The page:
Job Path: Working in the Transportation Industry

Job Path: Working in the Transportation Industry
Considered working in the transportation industry? This career interview will take you through the ups and downs you can expect in the position, what it takes to land the job, what you can expect to earn and more.My job title is safety director for a long-distance trucking company. I have 12 years of experience in the field. I would describe myself as intelligent, hard-working and social.My ethnicity is Caucasian, and I am a woman. I don’t think either thing has helped or hurt me in my job as a safety director since I have never experienced any job discrimination.

My job is to make sure the truckers perform their jobs safely and in accordance with the law. I have to check the truckers’ logs and make sure they haven’t run for too many hours without breaks and make sure they have all of their safety equipment and that they keep their trucks maintained for safety. One misconception people have about safety directors is it’s a position just for show. People think trucking companies push truckers to make time at any cost, but this is definitely not the case at my company. Safety is very important because lives are at stake.

On a scale of 1 to 10 I would rate my job satisfaction as a 10. I actually wouldn’t change anything about my job. I love every day of it.

This job moves my heart because I get to work so closely with the truck drivers. I get to know them so well, and they get to know me and they know I care about them and I want them to follow the rules because I want them to be safe and to have a good haul. I definitely feel like I have found my sweet spot in life.

The thing I want people to know is that it’s never too late. When I was 47 years old I got a divorce and went from being a full-time housewife to having to support myself. I never thought I could do that. I was raised to be a proper southern lady. I wasn’t raised to tell big, burly men what to do. I always thought that truck drivers were big, strong men who always knew what to do and never had a moment’s doubt. Why would they listen to me? But my boss told me to tell them they had to do x, y, and z, so I walked in there like I had the world on a string and told them they had to do it. And they did.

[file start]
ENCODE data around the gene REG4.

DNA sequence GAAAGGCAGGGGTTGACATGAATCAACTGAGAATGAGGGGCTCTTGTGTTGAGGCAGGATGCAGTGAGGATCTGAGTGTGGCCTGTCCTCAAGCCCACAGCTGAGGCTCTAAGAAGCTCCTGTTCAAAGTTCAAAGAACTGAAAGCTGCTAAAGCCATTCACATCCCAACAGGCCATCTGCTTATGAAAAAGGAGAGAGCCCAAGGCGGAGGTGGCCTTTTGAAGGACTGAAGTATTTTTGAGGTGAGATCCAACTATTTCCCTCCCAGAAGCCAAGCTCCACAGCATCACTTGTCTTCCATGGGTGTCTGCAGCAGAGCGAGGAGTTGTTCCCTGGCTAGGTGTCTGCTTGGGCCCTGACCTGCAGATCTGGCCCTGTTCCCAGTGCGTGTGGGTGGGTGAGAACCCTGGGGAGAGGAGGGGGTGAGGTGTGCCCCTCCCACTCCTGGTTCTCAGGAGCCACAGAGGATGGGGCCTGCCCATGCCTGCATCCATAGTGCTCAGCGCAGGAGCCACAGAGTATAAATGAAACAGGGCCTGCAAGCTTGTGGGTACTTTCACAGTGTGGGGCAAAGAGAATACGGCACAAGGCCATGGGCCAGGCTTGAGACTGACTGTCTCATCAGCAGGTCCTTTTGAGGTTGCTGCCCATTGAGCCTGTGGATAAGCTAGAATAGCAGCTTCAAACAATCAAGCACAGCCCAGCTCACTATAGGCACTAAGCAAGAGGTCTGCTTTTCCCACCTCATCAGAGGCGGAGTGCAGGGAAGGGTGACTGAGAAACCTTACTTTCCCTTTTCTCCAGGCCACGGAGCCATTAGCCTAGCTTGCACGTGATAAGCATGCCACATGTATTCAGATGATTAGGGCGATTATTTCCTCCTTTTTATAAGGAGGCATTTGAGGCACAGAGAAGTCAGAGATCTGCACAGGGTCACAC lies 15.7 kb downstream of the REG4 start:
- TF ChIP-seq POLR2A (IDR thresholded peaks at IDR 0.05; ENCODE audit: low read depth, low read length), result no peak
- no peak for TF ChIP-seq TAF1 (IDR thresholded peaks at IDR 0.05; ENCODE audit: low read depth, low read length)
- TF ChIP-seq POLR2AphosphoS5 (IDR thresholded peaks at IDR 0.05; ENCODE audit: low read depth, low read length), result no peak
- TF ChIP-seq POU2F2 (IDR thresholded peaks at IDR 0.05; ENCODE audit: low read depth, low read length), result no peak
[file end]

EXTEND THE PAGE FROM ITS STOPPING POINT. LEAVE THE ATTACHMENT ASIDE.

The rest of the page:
I got into this industry and job because my brother was leaving the company and recommended me for the job. I interviewed for it and got it. The only thing I would change is I would have had more self-confidence a lot sooner.

I learned that in a second everything can be taken away, even if you are doing exactly what you are supposed to do, so don’t put anything off and live every day like it might be your last. I learned this when a trucker had a molotov cocktail dropped onto his truck from an overpass. He came out of it alright, but it was a wakeup call for me.

The most important thing I have learned about the working world outside of school is that it isn’t the prettiest or the most popular or even the smartest one that succeeds. It’s the one that gets there every day on time and gives it his or her best shot.

The strangest thing that ever happened to me in this job was meeting my second husband and falling in love.

I get up and go to work each day because I know I’m needed and I know people would miss me if I was gone. My proudest moment was just before my first boss retired. He said that working with me was not just a journey, but an adventure. He was tearing up, and I am tearing up now just thinking about it.

My job is pretty stressful. I am responsible for the safety of a lot of people’s dads and moms and husbands and wives. It’s okay, though, and I have nevere wanted to quit my job. I maintain a comfortable work-life balance by making work a second home. I feel like those people are my family, too.

A rough salary range for the position in my area is $36,000. For me, that’s enough to live comfortably.

As for the vacation time associated with this job, I take a week at a time off a few times a year.

This job did require some specialized training, but did not require a certain degree. The job required a high school diploma, and I was sent to another city for training. People and organizational skills are the most helpful to me in my job.

I would recommend this job to any friend who was considering it.

In five years, I will be well into retirement age. So if I could write my own ticket, I would be retired by then.

This is a true career story as told to and is one of many interviews with professional transportation workers, which among others include a Truck Driver and a Courier. is a job search engine that finds job listings from company career pages, other job boards, newspapers and associations. With one search, they help you find the job with your name on it.

Transportation industry job image from Shutterstock